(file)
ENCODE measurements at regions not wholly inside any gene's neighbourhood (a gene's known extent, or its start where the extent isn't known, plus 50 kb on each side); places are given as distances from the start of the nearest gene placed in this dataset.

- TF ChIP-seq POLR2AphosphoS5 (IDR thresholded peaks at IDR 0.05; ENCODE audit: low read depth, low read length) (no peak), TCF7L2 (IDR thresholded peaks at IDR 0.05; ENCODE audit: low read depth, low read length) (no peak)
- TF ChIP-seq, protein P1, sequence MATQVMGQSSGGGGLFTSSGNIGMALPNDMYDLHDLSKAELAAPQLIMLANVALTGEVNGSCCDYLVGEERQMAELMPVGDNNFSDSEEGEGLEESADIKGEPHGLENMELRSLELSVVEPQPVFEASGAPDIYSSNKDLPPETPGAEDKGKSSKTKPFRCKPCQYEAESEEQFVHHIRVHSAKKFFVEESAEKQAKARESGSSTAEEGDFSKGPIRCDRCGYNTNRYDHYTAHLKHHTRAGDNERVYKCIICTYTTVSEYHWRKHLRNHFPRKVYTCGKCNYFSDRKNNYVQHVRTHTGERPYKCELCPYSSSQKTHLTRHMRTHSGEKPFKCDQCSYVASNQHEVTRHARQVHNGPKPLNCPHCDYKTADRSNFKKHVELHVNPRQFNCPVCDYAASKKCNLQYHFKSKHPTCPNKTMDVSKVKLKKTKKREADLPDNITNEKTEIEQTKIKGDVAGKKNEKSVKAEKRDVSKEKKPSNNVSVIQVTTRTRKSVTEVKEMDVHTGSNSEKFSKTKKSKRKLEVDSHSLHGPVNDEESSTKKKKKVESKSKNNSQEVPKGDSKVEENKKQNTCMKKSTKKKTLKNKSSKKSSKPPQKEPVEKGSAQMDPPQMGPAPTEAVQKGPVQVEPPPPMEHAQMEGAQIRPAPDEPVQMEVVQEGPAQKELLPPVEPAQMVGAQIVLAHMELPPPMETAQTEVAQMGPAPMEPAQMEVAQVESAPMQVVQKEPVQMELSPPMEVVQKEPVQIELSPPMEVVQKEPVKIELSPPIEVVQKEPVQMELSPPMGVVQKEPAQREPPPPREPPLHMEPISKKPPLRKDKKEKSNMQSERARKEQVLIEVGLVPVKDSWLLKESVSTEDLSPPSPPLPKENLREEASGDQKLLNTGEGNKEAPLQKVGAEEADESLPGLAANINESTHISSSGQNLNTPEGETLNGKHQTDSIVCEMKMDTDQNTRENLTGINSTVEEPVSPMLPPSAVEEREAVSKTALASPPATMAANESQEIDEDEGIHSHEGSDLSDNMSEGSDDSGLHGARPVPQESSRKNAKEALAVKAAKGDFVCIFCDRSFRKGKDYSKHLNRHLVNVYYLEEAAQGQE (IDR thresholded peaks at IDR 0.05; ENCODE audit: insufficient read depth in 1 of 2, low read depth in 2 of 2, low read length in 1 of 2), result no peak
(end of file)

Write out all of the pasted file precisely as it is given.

ENCODE measurements at regions not wholly inside any gene's neighbourhood (a gene's known extent, or its start where the extent isn't known, plus 50 kb on each side); places are given as distances from the start of the nearest gene placed in this dataset.

- TF ChIP-seq POLR2AphosphoS5 (IDR thresholded peaks at IDR 0.05; ENCODE audit: low read depth, low read length) (no peak), TCF7L2 (IDR thresholded peaks at IDR 0.05; ENCODE audit: low read depth, low read length) (no peak)
- TF ChIP-seq, protein P1, sequence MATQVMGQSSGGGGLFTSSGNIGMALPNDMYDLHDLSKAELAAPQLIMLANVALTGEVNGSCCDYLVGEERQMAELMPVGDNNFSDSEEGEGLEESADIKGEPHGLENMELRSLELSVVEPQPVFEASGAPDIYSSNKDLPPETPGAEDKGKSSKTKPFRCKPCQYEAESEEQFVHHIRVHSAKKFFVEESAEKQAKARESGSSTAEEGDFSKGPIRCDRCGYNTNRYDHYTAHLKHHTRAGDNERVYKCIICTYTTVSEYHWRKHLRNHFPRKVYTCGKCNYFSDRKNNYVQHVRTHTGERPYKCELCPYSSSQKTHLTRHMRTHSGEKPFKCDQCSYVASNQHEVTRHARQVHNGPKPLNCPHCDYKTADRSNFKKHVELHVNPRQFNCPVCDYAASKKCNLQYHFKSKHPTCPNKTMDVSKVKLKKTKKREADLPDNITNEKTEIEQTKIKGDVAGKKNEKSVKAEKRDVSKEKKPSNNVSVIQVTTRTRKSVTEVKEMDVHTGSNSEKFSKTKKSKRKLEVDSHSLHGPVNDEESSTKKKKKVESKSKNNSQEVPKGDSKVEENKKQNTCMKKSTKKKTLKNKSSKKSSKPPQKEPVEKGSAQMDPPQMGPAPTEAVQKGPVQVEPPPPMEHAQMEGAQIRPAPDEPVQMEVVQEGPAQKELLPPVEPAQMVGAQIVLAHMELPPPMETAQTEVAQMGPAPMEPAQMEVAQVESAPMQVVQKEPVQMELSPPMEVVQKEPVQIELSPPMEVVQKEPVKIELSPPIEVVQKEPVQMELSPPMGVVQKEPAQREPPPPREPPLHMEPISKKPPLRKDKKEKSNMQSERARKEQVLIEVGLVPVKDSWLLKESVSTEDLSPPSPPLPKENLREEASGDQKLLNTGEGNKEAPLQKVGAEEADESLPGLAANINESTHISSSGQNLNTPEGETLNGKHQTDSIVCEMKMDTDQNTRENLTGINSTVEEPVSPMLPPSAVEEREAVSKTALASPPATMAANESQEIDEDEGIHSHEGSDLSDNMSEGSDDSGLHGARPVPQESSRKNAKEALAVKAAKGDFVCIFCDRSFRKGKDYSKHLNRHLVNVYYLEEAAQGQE (IDR thresholded peaks at IDR 0.05; ENCODE audit: insufficient read depth in 1 of 2, low read depth in 2 of 2, low read length in 1 of 2), result no peak